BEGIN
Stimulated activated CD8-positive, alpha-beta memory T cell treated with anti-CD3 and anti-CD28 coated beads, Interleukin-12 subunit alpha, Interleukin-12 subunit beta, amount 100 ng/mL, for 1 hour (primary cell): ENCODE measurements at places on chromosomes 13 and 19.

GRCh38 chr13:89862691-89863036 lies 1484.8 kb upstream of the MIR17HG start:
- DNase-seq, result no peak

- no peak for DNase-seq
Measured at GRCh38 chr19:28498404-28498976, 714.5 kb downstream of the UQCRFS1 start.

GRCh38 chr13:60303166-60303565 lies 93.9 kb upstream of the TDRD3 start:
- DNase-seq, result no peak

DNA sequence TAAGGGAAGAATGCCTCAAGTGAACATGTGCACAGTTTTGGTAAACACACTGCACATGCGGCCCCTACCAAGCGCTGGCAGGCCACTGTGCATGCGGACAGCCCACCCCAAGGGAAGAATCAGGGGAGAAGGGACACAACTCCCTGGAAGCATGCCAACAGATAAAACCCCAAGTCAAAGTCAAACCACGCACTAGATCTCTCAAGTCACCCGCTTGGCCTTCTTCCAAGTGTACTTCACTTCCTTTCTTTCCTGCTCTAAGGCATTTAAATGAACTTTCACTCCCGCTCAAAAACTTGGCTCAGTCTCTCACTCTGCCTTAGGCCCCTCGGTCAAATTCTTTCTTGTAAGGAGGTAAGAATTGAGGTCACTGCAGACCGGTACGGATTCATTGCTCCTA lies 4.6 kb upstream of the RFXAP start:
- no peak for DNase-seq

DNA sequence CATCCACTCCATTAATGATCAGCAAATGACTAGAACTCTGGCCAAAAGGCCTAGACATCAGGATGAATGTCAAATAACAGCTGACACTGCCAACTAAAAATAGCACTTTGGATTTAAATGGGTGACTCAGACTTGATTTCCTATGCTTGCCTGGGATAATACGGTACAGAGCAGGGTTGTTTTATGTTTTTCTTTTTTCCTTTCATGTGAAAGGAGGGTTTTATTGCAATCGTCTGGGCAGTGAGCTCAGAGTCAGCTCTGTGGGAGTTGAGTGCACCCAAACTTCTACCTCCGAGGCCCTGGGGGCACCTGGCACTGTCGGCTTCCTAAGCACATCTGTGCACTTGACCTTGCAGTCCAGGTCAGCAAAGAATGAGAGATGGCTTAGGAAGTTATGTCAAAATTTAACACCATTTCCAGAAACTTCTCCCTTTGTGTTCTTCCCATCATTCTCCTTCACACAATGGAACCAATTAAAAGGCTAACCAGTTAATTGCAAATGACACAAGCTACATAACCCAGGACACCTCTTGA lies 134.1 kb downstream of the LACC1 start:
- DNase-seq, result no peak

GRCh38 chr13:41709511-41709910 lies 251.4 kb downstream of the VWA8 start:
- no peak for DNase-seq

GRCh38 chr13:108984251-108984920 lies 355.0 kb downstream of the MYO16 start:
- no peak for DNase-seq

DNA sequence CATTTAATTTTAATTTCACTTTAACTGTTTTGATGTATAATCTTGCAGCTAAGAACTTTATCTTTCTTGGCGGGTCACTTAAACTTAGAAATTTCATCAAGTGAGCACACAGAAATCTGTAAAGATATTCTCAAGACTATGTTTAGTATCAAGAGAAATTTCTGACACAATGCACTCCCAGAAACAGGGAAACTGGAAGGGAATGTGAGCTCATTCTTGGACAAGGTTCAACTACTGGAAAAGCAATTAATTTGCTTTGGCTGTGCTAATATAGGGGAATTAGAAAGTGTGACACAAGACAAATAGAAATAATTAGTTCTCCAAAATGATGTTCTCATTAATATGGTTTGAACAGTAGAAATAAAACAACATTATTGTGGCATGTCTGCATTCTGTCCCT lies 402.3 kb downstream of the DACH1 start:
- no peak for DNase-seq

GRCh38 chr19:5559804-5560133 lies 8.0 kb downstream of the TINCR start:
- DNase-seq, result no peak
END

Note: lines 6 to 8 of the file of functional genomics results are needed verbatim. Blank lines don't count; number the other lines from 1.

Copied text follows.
GRCh38 chr13:60303166-60303565 lies 93.9 kb upstream of the TDRD3 start:
- DNase-seq, result no peak

DNA sequence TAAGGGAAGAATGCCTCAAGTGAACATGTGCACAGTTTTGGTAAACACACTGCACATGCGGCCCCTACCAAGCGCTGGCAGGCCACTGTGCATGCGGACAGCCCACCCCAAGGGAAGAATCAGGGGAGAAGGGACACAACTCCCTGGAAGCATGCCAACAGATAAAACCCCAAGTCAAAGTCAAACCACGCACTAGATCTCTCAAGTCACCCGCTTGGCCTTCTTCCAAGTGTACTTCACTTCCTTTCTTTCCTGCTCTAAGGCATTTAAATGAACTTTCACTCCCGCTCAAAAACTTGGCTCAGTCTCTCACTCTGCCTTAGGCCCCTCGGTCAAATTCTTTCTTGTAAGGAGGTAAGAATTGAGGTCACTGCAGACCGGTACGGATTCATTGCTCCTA lies 4.6 kb upstream of the RFXAP start: